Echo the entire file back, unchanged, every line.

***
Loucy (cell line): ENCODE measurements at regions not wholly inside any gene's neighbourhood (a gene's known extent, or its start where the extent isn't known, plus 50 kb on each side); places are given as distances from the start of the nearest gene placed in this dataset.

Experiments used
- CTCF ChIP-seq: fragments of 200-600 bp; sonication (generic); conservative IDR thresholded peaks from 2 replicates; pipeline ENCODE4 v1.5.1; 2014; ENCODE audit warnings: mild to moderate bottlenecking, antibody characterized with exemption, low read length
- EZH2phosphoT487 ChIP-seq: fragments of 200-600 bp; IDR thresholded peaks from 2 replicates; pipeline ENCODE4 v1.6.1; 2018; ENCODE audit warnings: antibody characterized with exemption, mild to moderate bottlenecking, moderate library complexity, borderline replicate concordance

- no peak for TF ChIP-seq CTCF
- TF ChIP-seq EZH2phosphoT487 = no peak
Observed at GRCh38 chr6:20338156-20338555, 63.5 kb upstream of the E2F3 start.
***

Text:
Loucy (cell line): ENCODE measurements at regions not wholly inside any gene's neighbourhood (a gene's known extent, or its start where the extent isn't known, plus 50 kb on each side); places are given as distances from the start of the nearest gene placed in this dataset.

Experiments used
- CTCF ChIP-seq: fragments of 200-600 bp; sonication (generic); conservative IDR thresholded peaks from 2 replicates; pipeline ENCODE4 v1.5.1; 2014; ENCODE audit warnings: mild to moderate bottlenecking, antibody characterized with exemption, low read length
- EZH2phosphoT487 ChIP-seq: fragments of 200-600 bp; IDR thresholded peaks from 2 replicates; pipeline ENCODE4 v1.6.1; 2018; ENCODE audit warnings: antibody characterized with exemption, mild to moderate bottlenecking, moderate library complexity, borderline replicate concordance

- no peak for TF ChIP-seq CTCF
- TF ChIP-seq EZH2phosphoT487 = no peak
Observed at GRCh38 chr6:20338156-20338555, 63.5 kb upstream of the E2F3 start.